Were God’s 10 Commandments abolished in the New Testament? Or does the New Testament continue to teach and uphold all 10 Commandments?
Were the 10 Commandments abolished in the New Testament?
No, many scriptures in the New Testament show that Jesus and the apostles upheld the 10 Commandments, not as “ceremonial legalism” or as a way to “earn” salvation, but as essential laws to govern a Christian’s life. Many scriptures show that every one of the 10 Commandments is reinforced in the New Testament.
Most people acknowledge that Christians should obey most of the 10 Commandments, including those that prohibit worshipping other gods, murder, stealing, adultery and lying—just to name a few of the instructions spoken by God to the ancient Israelites from Mount Sinai. It is only the Fourth Commandment to keep the seventh-day Sabbath (Exodus 20:8-11) that some claim is not repeated in the New Testament and therefore is no longer required of Christians.
Are all of the 10 Commandments upheld in the New Testament?
The answer is yes, most definitely. To prove this, consider what Jesus Christ taught concerning the commandments and see the following chart showing where each of the 10 Commandments is addressed in the New Testament.
What Jesus Christ taught concerning the 10 Commandments in the New Testament
Jesus Christ consistently upheld the 10 Commandments as given in the Old Testament. In His Sermon on the Mount, He very pointedly stated: “Do not think that I came to destroy the Law or the Prophets. I did not come to destroy but to fulfill” (Matthew 5:17).
Although some mistakenly think that “fulfill” in this passage means to complete and therefore abolish, what Jesus said afterwards shows this could not be the case.
Continuing, Jesus said: “For assuredly, I say to you, till heaven and earth pass away, one jot or one tittle will by no means pass from the law till all is fulfilled. Whoever therefore breaks one of the least of these commandments, and teaches men so, shall be called least in the kingdom of heaven; but whoever does and teaches them, he shall be called great in the kingdom of heaven” (verses 18-19).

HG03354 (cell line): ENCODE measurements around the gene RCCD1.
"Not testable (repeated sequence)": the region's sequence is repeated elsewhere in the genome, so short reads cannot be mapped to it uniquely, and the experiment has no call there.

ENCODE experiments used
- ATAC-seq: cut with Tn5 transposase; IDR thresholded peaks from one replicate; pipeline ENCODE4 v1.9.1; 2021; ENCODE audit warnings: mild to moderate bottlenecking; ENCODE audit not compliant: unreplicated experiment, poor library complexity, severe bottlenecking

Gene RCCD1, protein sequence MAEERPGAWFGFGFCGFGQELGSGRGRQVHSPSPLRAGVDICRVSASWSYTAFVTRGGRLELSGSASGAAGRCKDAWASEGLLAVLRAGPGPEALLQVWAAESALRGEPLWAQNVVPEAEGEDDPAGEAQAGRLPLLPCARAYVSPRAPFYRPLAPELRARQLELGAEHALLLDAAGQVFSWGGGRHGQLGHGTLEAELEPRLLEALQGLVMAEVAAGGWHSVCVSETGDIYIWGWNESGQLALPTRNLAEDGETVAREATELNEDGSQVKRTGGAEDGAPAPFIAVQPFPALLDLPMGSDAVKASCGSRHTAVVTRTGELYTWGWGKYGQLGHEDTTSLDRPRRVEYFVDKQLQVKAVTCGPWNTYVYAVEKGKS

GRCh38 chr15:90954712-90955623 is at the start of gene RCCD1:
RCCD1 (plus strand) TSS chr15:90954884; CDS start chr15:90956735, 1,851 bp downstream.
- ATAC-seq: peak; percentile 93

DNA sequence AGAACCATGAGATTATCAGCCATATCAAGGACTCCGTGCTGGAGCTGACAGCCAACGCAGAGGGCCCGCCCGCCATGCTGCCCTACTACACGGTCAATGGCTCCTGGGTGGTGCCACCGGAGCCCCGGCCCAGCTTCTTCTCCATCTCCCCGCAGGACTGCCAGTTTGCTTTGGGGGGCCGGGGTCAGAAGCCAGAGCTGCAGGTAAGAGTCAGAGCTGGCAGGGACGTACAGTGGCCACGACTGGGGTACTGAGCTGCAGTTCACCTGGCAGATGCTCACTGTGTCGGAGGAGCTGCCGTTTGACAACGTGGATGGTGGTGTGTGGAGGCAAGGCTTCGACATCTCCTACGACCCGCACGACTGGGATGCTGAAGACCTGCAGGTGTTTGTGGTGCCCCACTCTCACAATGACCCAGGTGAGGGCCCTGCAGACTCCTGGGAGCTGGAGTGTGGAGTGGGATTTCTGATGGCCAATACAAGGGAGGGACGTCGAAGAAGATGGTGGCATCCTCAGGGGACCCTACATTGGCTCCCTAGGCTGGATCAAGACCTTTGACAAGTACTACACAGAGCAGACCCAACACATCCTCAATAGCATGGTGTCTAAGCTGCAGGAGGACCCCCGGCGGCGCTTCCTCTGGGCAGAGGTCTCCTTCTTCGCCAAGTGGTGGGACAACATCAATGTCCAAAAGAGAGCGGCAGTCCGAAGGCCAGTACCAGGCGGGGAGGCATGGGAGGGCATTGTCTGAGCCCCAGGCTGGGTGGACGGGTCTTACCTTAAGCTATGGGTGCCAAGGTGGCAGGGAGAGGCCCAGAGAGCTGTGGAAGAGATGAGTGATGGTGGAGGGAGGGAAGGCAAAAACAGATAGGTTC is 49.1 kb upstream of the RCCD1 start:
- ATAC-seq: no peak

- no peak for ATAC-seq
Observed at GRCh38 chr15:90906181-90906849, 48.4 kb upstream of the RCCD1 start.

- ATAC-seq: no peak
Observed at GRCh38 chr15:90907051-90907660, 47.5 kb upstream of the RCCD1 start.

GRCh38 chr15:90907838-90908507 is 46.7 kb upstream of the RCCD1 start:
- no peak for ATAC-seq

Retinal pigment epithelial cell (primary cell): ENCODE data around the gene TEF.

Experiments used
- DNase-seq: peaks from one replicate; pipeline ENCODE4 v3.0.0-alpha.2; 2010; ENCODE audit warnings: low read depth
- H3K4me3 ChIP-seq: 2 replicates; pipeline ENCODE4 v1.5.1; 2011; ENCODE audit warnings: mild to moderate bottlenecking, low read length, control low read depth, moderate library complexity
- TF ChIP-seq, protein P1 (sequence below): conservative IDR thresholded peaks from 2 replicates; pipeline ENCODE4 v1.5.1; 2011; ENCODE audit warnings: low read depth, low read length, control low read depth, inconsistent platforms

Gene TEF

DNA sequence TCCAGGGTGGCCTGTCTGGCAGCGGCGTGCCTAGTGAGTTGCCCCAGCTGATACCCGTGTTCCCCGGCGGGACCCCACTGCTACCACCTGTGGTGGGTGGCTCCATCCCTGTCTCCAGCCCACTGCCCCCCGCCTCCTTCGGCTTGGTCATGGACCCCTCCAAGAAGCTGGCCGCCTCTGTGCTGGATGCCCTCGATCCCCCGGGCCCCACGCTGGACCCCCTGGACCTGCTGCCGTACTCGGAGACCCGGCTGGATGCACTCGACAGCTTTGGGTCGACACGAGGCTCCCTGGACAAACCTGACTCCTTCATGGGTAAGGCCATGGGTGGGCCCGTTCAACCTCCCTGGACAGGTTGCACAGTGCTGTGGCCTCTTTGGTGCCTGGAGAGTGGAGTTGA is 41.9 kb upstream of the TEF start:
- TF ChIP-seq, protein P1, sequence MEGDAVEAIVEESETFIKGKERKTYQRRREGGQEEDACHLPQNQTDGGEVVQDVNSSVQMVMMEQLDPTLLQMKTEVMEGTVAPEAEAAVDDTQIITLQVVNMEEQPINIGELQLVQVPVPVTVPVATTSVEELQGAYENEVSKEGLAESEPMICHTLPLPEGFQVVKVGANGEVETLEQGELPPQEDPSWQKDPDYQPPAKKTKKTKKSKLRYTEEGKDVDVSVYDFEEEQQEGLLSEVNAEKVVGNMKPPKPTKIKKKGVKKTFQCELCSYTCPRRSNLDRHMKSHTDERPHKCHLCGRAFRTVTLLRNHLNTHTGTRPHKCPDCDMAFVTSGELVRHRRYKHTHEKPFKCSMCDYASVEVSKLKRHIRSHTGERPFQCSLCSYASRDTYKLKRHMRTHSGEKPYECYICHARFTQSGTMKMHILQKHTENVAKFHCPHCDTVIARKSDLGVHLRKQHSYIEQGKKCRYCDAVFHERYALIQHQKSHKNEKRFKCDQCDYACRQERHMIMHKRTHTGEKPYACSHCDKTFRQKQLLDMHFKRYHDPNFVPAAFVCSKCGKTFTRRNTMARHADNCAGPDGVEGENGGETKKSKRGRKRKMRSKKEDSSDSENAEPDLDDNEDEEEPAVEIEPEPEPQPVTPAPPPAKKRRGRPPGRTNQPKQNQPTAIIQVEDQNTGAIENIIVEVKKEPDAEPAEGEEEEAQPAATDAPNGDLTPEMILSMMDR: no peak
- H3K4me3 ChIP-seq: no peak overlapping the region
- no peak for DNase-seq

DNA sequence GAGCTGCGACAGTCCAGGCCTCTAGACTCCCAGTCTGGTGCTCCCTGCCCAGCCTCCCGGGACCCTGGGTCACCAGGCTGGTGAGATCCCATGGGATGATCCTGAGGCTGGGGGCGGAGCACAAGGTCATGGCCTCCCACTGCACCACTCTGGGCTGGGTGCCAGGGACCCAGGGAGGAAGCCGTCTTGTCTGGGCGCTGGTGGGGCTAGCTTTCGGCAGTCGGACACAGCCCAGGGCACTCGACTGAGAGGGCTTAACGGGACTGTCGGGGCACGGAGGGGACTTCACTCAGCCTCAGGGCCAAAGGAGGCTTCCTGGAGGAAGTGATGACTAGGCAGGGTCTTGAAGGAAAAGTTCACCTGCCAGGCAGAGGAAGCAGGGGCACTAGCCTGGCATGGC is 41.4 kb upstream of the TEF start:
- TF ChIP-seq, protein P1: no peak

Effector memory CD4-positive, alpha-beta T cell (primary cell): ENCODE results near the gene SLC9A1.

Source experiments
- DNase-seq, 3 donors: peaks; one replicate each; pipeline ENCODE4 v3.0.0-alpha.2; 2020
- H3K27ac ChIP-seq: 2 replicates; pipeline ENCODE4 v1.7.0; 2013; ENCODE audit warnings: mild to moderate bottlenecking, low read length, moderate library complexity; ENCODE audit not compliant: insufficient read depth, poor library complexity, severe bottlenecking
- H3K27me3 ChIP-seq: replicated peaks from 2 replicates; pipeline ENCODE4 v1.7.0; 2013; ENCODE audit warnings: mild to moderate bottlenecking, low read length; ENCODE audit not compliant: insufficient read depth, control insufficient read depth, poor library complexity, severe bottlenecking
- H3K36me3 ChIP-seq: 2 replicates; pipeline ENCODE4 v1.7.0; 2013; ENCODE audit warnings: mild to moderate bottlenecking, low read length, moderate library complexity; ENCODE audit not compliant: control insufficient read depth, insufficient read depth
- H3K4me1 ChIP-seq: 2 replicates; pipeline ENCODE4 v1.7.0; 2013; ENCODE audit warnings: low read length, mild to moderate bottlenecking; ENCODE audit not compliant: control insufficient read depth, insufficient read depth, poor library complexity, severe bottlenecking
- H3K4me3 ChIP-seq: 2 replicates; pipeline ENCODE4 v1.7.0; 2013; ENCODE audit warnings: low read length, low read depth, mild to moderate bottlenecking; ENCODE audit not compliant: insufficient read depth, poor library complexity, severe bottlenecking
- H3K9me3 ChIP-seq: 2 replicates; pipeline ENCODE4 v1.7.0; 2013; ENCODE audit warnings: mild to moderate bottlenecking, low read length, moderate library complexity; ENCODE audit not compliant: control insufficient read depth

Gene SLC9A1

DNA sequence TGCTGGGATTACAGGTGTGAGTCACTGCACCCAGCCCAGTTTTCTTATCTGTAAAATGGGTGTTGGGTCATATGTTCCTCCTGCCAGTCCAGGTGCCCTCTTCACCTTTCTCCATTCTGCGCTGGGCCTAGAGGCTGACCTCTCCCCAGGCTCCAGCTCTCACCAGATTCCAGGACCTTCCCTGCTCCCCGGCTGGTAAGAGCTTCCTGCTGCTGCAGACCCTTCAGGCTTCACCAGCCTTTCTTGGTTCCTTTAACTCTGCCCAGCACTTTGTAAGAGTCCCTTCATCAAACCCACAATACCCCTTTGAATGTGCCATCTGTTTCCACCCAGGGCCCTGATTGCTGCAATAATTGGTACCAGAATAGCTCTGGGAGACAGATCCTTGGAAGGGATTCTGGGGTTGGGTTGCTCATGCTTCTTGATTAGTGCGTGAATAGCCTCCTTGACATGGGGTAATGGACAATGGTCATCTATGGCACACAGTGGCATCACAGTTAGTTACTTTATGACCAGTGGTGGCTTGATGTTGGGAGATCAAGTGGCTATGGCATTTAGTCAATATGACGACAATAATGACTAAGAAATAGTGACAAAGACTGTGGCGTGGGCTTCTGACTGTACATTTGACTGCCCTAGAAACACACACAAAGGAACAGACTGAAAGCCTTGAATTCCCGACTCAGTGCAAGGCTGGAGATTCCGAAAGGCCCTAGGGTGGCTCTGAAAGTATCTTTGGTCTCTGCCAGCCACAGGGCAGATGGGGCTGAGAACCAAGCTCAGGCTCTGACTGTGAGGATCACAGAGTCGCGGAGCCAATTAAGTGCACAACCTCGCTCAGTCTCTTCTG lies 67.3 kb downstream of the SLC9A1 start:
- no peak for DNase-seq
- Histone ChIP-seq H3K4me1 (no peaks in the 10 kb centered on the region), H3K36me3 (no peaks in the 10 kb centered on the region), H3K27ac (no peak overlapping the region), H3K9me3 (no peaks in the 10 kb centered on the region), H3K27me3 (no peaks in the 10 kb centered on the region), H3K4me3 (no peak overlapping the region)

On another occasion, a man came to Jesus asking, “Good Teacher, what shall I do that I may inherit eternal life?” (Mark 10:17).
Responding, Jesus said, “You know the commandments: ‘Do not commit adultery,’ ‘Do not murder,’ ‘Do not steal,’ ‘Do not bear false witness,’ ‘Do not defraud,’ ‘Honor your father and your mother’” (verse 19).
The point Jesus was making was that it should have been obvious to the man that he needed to keep the 10 Commandments. Jesus named enough of them to make it clear that this was the body of law this man needed to observe.
At the same time Jesus was also making the point that this young man wasn’t obeying the commandments as fully as he thought he was. He was guilty of covetousness (prohibited by the 10th Commandment), since he was unwilling to sell all that he had and commit himself to following Jesus Christ.
Jesus’ instruction to obey the 10 Commandments continues to apply to us today.
Jesus summarized the 10 Commandments into two great commandments. The first and great commandment is, “You shall love the LORD your God with all your heart, with all your soul, and with all your mind” (Matthew 22:37).
“And,” Jesus said, “the second is like it: ‘You shall love your neighbor as yourself’” (verse 39).
Love of God is the underlying reason we are to keep the 10 Commandments. Jesus said, “If you love Me, keep My commandments” (John 14:15).